The 2020 tennis season has been one like no other, and with any luck, there will never be another like it ever again. Even so, there will be a sense of normalcy as the season comes to a close with the ATP World Tour Finals enjoying one last hurrah in London. There are going to be plenty of tantalizing plot points to track with the field set to make for a thrilling finish to the year.
First, there are the stalwarts of this prestigious event, starting with top seed Novak Djokovic. The Serb has now passed Pete Sampras for most weeks at Number 1, and with the top-ranking already sewn up, he is guaranteed to start 2021 well positioned to continue to chase down Roger Federer in that category. He will not be sitting back at this tournament, however, as he will no doubt be eager to tie Federer for most ATP World Tour Finals crowns by bagging his sixth title here when all is said and done. He will have his work cut out for him though, with both Alexander Zverev and Daniil Medvedev – two of the hottest players this autumn – more than capable of spoiling his title hopes.
Rafael Nadal is the second seed and leader of the London 2020 Group. He has qualified for this event a record sixteen times, dating all the way back to 2005. But despite having made the cut on all of those occasions, the Spaniard has shockingly never managed to grab this particular title. With both Dominic Thiem and Stefanos Tsitsipas nursing injuries coming into this event, Nadal has to be a strong favorite in his group to advance to the final four, and from there, he might just break the jinx to secure this elusive crown.
Of course, while it is always tempting to look at any member of the Big 3 as the clear favorite in any tournament they enter, there is a real sense that it could easily be anyone else in the field who ends up being the last man standing. Diego Schwartzman has had the season of his life to qualify for the ATP World Tour Finals for the first time in his career, and he is not apt to be an easy out for anyone. If they have sufficiently recovered from their respective injuries, it would not be a surprise to see Thiem or Tsitsipas win either. Tsitsipas reigned supreme here last year, and Thiem, last year's runner-up, won his first major at the US Open earlier this summer, making a title run in London well within the realm of possibility.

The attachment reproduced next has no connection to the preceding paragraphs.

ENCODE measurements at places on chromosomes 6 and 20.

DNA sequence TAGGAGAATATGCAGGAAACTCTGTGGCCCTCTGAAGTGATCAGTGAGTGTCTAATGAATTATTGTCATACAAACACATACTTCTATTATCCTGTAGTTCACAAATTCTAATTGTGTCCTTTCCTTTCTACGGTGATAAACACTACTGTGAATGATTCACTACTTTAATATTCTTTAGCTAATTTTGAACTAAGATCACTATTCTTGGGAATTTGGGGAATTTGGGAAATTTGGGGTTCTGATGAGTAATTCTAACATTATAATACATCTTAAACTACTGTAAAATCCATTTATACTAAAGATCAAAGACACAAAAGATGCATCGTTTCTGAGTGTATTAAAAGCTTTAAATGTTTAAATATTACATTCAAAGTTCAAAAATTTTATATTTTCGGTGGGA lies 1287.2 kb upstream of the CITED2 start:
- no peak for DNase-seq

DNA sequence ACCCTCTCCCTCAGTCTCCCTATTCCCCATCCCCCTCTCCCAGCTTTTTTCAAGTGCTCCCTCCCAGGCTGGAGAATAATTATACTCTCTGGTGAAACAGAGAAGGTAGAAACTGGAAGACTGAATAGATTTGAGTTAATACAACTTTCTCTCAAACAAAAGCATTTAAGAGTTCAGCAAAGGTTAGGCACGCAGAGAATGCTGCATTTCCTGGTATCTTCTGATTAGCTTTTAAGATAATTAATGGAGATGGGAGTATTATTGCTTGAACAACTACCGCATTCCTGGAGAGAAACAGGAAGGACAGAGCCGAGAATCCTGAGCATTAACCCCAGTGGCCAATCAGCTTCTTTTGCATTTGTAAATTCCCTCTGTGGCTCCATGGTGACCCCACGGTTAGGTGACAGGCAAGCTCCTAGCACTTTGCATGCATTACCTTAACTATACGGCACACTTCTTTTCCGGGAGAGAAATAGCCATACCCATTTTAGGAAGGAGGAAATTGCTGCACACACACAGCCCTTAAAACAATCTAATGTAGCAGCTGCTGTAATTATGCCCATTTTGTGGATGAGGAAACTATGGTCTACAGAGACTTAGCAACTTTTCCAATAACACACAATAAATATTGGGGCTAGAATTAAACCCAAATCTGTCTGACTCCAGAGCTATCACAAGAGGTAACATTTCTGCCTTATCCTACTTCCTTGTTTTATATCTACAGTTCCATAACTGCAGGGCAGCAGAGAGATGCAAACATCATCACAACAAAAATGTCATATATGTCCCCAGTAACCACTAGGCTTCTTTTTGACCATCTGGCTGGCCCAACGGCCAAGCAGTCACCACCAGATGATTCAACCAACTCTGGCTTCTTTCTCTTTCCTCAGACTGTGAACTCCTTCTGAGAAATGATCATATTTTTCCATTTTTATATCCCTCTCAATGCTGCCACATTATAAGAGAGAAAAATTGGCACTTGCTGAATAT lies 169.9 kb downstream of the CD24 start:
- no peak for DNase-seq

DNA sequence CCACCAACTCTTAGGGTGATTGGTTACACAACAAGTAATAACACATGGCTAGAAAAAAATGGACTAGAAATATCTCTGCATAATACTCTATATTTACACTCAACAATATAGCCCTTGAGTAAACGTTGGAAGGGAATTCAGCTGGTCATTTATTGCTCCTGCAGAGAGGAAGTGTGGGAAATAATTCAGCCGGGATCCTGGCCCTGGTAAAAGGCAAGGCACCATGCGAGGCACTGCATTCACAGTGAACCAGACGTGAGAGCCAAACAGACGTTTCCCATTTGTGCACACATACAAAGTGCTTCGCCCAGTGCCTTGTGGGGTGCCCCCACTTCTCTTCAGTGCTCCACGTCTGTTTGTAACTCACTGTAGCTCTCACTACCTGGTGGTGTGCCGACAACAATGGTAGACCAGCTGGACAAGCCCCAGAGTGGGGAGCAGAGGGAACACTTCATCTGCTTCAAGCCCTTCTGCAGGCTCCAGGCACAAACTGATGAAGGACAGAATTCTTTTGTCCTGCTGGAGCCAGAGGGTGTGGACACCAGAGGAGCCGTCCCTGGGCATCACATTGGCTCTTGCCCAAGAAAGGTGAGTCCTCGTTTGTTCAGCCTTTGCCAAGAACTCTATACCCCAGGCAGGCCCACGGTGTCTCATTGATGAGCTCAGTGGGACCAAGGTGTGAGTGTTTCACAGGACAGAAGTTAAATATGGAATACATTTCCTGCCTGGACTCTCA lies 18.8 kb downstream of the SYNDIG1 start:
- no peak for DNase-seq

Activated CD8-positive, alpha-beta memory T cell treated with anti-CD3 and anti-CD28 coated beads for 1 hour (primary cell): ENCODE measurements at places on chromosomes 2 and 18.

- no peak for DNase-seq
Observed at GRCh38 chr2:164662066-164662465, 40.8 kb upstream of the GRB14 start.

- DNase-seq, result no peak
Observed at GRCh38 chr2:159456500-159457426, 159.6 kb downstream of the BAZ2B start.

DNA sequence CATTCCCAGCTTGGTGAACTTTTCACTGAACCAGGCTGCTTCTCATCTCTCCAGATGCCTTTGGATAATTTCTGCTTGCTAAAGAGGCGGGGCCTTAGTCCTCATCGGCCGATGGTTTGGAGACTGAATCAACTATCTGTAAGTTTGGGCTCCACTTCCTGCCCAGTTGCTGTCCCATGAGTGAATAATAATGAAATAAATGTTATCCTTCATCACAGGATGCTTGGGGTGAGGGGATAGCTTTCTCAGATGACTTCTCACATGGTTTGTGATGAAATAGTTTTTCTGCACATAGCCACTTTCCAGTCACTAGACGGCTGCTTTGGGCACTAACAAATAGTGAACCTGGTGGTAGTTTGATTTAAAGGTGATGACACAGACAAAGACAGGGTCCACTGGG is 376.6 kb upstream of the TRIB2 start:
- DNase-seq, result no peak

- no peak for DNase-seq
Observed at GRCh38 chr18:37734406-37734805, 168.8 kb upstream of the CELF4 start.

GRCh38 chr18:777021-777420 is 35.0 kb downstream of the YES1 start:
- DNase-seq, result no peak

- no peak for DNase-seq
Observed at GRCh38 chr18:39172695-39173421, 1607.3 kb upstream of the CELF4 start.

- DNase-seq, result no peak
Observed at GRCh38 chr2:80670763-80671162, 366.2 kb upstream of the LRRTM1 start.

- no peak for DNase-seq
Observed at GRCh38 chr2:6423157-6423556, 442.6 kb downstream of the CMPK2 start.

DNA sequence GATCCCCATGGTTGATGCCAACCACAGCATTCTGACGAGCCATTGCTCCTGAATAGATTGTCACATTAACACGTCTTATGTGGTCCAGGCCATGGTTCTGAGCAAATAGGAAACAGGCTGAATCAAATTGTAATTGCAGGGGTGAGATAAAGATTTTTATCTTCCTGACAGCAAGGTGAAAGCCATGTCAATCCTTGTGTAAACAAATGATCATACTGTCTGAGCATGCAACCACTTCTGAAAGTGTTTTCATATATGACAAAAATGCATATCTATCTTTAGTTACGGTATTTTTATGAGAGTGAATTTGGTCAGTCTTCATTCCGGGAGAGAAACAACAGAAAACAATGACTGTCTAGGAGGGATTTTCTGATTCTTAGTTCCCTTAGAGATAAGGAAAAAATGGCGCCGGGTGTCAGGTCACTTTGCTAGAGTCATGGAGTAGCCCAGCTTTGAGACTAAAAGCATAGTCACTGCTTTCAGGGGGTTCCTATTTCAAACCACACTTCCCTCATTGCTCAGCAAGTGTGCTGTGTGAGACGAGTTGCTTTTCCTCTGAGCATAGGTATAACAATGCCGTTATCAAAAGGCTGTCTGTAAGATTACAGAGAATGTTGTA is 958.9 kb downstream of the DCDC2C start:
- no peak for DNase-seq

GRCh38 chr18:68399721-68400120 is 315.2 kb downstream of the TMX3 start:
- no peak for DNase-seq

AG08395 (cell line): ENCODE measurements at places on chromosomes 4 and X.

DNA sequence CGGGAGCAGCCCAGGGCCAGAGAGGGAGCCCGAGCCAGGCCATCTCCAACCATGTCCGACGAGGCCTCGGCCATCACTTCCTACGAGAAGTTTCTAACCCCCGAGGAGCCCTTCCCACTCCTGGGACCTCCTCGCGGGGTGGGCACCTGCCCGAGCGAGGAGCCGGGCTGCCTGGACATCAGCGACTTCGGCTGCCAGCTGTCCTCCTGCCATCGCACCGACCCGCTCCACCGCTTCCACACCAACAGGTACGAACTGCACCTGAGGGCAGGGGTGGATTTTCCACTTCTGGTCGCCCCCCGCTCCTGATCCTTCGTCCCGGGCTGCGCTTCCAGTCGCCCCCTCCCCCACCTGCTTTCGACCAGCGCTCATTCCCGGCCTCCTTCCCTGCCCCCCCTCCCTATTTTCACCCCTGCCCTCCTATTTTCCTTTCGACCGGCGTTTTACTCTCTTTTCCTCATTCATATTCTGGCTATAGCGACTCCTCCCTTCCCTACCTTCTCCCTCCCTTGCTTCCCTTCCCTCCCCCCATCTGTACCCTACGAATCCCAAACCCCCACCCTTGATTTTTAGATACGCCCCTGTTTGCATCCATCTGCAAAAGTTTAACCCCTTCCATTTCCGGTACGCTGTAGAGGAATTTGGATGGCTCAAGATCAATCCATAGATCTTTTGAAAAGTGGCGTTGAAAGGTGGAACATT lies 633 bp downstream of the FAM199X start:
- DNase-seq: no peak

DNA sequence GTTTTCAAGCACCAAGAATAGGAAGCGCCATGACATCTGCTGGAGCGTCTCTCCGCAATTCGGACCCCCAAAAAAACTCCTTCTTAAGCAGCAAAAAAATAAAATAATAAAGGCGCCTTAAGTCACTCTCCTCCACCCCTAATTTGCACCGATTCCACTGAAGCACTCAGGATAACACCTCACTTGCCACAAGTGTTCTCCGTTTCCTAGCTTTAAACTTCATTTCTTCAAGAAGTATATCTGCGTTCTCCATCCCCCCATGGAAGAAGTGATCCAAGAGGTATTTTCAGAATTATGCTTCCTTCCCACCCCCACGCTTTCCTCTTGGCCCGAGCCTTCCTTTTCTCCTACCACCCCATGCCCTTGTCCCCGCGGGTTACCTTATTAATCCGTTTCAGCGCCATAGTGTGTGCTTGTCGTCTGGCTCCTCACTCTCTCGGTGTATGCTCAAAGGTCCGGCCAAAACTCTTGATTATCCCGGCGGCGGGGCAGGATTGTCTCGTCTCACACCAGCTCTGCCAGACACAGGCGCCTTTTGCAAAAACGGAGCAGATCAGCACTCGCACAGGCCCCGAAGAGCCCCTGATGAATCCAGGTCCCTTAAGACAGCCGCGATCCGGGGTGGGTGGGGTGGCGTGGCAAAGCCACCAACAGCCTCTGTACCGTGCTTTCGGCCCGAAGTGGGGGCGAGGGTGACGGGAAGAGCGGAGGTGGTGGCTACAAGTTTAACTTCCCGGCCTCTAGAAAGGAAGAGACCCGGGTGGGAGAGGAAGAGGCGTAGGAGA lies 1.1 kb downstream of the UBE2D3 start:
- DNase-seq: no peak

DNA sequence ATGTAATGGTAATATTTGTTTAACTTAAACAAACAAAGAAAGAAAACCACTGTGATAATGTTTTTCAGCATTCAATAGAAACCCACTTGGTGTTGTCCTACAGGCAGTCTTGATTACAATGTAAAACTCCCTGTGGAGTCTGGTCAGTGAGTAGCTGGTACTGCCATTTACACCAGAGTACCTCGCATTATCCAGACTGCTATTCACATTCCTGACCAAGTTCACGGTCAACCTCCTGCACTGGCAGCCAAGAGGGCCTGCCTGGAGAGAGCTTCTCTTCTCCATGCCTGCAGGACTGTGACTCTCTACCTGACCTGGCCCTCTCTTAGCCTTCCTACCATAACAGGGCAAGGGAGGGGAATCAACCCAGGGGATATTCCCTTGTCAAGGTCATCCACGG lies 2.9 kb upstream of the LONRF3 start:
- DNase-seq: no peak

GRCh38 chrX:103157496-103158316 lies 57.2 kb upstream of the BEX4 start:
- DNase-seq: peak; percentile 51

The three to keep the closest eye on, however, are Zverev,Medvedev, and first-timer Andrey Rublev. These three have been the hottest players on tour this fall. Rublev has bagged five titles, including recently in St. Petersburg and Vienna. Zverev won back-to-back titles in Cologne a few weeks ago and just reached the final at the Paris Masters, where he lost to none other than Medvedev. All three have big, powerful games that translate exceptionally well to this quick, indoor surface. If on their games, not only will they be troublesome roadblocks for each other, but they can be equally so for even some of the more decorated champions in the field like Djokovic and Nadal.
All told, this feels like a pretty evenly-split and competitive field that should make for some scintillating tennis. It would not be a stunner to see virtually any of these men to win the title. The only question that remains is who will step up and answer that London calling? Only time will tell.